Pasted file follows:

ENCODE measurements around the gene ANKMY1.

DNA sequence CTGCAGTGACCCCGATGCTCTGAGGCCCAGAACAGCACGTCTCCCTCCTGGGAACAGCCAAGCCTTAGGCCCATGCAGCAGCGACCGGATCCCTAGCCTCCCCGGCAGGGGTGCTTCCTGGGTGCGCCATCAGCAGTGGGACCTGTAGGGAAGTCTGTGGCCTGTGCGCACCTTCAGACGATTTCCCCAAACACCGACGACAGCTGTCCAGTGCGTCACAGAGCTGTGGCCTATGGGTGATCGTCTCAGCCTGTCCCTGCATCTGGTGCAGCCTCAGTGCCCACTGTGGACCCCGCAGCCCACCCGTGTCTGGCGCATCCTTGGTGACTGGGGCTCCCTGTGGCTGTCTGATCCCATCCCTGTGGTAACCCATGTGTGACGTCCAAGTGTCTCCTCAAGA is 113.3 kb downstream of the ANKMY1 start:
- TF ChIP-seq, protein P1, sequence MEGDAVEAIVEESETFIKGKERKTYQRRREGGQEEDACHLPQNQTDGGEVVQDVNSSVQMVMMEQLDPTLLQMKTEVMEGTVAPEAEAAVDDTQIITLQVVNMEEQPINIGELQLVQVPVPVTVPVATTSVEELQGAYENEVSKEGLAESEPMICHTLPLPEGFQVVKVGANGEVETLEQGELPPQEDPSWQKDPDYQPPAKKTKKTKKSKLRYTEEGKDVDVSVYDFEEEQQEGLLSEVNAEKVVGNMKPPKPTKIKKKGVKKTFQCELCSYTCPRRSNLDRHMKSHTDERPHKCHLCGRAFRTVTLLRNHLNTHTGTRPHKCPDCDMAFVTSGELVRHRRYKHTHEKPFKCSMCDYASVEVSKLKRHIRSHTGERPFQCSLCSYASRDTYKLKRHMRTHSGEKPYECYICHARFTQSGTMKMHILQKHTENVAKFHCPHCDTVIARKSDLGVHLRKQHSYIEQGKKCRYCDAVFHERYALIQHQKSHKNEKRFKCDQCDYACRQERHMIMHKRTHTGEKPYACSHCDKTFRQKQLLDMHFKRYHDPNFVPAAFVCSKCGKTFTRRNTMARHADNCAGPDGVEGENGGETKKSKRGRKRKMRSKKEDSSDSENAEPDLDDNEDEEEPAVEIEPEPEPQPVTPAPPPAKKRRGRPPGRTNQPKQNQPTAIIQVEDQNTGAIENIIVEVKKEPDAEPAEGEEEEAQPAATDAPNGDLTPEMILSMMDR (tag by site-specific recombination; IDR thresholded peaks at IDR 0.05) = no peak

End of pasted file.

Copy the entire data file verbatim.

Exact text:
ENCODE measurements around the gene ANKMY1.

DNA sequence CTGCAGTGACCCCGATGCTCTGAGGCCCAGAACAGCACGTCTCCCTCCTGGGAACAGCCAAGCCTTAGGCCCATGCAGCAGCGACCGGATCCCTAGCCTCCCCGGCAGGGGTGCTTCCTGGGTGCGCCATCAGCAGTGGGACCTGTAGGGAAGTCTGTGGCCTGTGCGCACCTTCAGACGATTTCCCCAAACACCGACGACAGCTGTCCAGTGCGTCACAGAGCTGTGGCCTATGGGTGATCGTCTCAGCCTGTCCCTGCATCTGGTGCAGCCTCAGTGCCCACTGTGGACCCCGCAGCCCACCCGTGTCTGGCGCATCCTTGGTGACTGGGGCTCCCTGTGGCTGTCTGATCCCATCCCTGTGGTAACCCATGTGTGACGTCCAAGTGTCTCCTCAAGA is 113.3 kb downstream of the ANKMY1 start:
- TF ChIP-seq, protein P1, sequence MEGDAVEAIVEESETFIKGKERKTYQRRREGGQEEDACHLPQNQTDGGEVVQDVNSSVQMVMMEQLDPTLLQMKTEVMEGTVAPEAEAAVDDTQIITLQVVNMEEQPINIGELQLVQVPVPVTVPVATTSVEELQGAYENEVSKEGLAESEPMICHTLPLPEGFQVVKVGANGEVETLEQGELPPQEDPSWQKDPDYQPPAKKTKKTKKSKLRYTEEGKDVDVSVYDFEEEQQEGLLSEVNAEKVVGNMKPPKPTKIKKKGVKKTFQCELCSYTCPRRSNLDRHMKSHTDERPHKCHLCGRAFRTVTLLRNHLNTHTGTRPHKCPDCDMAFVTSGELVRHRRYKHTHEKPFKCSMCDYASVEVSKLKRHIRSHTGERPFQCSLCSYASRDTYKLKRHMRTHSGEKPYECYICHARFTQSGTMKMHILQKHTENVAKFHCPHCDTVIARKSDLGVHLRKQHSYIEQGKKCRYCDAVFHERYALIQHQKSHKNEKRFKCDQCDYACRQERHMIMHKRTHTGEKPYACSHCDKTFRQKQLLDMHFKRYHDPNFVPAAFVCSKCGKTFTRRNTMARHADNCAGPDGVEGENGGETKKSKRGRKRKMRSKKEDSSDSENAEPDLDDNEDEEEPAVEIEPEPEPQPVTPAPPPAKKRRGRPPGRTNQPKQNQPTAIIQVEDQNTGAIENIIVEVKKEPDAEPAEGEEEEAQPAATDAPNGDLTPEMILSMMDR (tag by site-specific recombination; IDR thresholded peaks at IDR 0.05) = no peak